Nicholas Evans, British journalist-turned-author whose novel-turned-film, “The Horse Whisperer” broke publishing and film records, along with readers’ hearts that made the book a bestseller in 20 countries, died on August 9 at his London home. He was 72 years old.
His longtime agent, Caradok King, said the cause was a heart attack.
In 1993, Mr. Evans, aged 43, was broke and emigrated. Working as a journalist and documentary filmmaker, he spent two years on a film project that eventually collapsed, when he began looking for an idea for a novel. Perhaps this wasn’t the most lucrative formula for mundane success, as he later pointed out on his website: “Why does a debut novel from an unknown author have a greater chance of getting off the ground than a movie?”
However, he did find a subject intriguing: the manly mystical art of whispering horses. His source was a farrier, and Mr. Evans soon learned that the profession of grooming horses had a centuries-long history.
However, in England, things about horses involved a lot of class baggage, he said, so he looked to the American West for his story. He stepped on a trump card when he met Tom Dorance, a laconic cowboy in his 80s, and watched him pacify a rabid mare in California. Then he found two cowboys practicing the same charismatic charms, and began crafting a character inspired by these three men.
Mr. Evans sat down and wrote nearly 150 pages of what would become “The Horse Whisperer,” a soapy drama about a young girl and her horse being hit by a truck, and what happens when the mother of a hard-driving East Coast magazine editor finds a horse whispering in Montana to heal their trauma. .
The healing that followed involved more than one horse. Mr. Evans showed his draft to Mr. King, who sent the partial manuscript to a number of publishers on their way to the Frankfurt Book Fair that year. Suddenly, Mr. Evans was in the middle of a bidding vortex, juggling offers from Hollywood as well as from book publishers on both sides of the Atlantic.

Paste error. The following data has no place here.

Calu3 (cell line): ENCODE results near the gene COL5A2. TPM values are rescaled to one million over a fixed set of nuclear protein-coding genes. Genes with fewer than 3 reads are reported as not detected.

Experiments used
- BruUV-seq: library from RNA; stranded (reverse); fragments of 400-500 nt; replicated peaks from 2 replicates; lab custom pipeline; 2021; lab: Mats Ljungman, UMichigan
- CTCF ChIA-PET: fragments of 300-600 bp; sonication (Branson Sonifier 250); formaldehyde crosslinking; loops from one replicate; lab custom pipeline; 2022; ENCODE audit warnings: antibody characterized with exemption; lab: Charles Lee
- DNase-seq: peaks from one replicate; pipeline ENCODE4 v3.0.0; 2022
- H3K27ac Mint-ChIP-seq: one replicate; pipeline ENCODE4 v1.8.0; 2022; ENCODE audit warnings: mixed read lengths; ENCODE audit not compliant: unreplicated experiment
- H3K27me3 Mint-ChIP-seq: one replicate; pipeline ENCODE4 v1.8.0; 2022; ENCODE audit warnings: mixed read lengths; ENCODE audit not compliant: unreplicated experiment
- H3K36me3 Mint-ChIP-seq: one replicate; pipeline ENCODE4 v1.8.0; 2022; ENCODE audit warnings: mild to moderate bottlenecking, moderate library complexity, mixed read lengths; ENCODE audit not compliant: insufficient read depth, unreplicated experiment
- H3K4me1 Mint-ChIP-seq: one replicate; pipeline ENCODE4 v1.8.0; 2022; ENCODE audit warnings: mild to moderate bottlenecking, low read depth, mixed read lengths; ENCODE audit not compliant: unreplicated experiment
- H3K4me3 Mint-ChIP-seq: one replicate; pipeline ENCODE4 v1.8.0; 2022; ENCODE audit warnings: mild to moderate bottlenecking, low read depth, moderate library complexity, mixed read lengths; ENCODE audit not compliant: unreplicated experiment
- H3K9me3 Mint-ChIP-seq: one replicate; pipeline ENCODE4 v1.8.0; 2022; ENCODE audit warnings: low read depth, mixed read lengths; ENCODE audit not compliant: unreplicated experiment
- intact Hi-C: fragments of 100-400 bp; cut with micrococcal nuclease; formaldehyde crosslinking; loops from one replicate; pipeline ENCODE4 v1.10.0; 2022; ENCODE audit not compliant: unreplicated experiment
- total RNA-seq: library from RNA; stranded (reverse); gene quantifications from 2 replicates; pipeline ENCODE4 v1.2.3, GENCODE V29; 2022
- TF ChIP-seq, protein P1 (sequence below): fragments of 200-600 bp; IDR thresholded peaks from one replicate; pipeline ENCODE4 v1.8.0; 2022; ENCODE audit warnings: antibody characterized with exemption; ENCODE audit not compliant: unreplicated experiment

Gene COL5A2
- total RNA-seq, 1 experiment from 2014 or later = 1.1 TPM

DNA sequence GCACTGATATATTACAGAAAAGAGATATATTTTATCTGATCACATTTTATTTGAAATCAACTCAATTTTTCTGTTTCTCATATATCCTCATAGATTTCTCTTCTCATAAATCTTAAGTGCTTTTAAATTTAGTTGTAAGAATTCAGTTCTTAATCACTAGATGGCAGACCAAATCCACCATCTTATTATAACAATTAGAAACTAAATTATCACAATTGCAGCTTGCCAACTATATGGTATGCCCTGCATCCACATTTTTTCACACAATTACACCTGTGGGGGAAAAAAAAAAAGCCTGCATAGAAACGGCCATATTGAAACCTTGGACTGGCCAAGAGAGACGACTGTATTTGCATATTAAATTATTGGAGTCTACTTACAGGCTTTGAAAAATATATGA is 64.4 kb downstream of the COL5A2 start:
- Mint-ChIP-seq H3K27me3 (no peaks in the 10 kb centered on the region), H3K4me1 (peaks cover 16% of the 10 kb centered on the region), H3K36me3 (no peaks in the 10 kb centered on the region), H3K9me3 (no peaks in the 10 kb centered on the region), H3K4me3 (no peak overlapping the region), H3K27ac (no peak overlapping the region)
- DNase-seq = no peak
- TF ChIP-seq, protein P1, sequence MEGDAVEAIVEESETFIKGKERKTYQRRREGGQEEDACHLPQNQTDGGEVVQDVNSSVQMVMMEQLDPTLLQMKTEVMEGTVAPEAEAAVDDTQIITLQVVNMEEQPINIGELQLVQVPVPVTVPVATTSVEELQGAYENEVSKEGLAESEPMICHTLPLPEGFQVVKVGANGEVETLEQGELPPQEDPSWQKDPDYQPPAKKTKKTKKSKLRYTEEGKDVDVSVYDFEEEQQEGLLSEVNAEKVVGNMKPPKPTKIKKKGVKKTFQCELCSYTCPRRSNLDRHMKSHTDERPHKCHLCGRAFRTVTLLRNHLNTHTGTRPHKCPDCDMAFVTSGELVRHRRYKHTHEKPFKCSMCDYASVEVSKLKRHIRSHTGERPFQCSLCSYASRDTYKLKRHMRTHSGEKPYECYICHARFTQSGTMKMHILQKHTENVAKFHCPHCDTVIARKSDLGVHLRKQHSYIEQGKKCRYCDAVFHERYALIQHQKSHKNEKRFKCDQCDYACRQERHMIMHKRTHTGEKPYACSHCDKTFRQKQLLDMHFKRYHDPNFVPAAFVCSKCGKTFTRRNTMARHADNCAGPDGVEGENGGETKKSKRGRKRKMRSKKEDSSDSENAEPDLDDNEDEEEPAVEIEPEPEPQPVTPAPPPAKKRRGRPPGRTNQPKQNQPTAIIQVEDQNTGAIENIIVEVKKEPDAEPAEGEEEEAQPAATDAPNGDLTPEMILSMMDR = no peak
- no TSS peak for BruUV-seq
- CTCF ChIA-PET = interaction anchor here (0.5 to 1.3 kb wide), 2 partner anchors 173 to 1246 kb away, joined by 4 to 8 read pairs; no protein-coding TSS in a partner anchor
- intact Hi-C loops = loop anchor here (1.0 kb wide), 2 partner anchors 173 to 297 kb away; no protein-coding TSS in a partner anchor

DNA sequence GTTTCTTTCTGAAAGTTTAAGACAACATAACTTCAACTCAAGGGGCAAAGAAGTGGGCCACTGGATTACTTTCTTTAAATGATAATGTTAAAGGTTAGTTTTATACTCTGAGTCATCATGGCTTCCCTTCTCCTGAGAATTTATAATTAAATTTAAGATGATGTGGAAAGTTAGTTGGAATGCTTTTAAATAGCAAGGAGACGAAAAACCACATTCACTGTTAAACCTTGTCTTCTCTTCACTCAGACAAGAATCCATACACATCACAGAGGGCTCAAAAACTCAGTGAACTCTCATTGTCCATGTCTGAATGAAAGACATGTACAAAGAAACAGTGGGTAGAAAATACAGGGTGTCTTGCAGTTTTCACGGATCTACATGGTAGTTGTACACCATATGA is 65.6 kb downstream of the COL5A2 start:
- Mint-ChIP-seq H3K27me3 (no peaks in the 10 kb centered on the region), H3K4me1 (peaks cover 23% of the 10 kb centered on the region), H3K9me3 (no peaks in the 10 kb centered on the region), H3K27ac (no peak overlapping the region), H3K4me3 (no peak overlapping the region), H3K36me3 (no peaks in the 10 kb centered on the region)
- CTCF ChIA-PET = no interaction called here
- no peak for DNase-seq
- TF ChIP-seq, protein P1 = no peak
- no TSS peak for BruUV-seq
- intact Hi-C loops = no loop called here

When Bob Buckman, the agent at the Creative Artists Agency that negotiated the sale of the rights to the film, asked Mr. Evans what he wanted, Mr. Evans suggested a modest $50,000. “I think we can get $3 million,” said Mr. Buckman, as reported by Sarah Lyall of the New York Times. And they did. Hollywood Pictures and Robert Redford’s film studio, Wildwood Pictures, won the bid, at the time the largest ever paid for the rights to a first novel (nearly $6 million in today’s money). Mr. Evans’ book advance in North America, $3.15 million from Dell Publishing, set another record.
Mr. Evans then had to finish the book. He told Mrs. Lyall that he had become superstitious: he stopped riding his bike, and took the slow lane while driving. What he didn’t reveal, not even to his agent, was that he had been diagnosed with skin cancer.
However, it has survived and thrived. The book, published in 1995, was a worldwide bestseller, having been translated into 40 languages, although critics criticized it for its melodrama. Writing in the New York Times, Michiko Kakutani described it as “a naive romance, with some passionate nonsense about the emotional lives of animals and a lot of nonsense and narratives about men and women.”
She added, “The only thing missing is the picture of Fabio on the cover.”